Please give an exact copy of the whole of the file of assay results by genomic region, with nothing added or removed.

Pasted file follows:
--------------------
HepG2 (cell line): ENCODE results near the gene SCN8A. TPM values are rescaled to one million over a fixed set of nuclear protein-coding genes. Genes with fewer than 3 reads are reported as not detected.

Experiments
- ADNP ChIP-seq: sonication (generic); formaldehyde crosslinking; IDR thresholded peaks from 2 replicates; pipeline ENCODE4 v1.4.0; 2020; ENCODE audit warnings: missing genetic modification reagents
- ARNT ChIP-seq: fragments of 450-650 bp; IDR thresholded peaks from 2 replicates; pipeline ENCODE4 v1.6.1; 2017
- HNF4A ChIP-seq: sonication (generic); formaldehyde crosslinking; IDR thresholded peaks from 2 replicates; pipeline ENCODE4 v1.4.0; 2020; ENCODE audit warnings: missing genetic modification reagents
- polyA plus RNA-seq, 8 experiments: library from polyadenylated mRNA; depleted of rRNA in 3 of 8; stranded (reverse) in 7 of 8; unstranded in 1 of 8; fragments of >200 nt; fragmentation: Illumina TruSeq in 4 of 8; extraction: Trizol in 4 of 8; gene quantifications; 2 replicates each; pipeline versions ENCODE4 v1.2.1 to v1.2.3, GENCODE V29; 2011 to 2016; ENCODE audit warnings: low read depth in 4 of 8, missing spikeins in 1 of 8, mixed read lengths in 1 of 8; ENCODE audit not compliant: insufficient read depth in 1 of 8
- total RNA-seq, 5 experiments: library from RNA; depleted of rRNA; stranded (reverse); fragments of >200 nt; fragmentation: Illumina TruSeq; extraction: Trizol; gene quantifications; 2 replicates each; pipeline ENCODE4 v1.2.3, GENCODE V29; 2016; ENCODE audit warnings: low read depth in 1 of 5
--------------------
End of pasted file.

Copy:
HepG2 (cell line): ENCODE results near the gene SCN8A. TPM values are rescaled to one million over a fixed set of nuclear protein-coding genes. Genes with fewer than 3 reads are reported as not detected.

Experiments
- ADNP ChIP-seq: sonication (generic); formaldehyde crosslinking; IDR thresholded peaks from 2 replicates; pipeline ENCODE4 v1.4.0; 2020; ENCODE audit warnings: missing genetic modification reagents
- ARNT ChIP-seq: fragments of 450-650 bp; IDR thresholded peaks from 2 replicates; pipeline ENCODE4 v1.6.1; 2017
- HNF4A ChIP-seq: sonication (generic); formaldehyde crosslinking; IDR thresholded peaks from 2 replicates; pipeline ENCODE4 v1.4.0; 2020; ENCODE audit warnings: missing genetic modification reagents
- polyA plus RNA-seq, 8 experiments: library from polyadenylated mRNA; depleted of rRNA in 3 of 8; stranded (reverse) in 7 of 8; unstranded in 1 of 8; fragments of >200 nt; fragmentation: Illumina TruSeq in 4 of 8; extraction: Trizol in 4 of 8; gene quantifications; 2 replicates each; pipeline versions ENCODE4 v1.2.1 to v1.2.3, GENCODE V29; 2011 to 2016; ENCODE audit warnings: low read depth in 4 of 8, missing spikeins in 1 of 8, mixed read lengths in 1 of 8; ENCODE audit not compliant: insufficient read depth in 1 of 8
- total RNA-seq, 5 experiments: library from RNA; depleted of rRNA; stranded (reverse); fragments of >200 nt; fragmentation: Illumina TruSeq; extraction: Trizol; gene quantifications; 2 replicates each; pipeline ENCODE4 v1.2.3, GENCODE V29; 2016; ENCODE audit warnings: low read depth in 1 of 5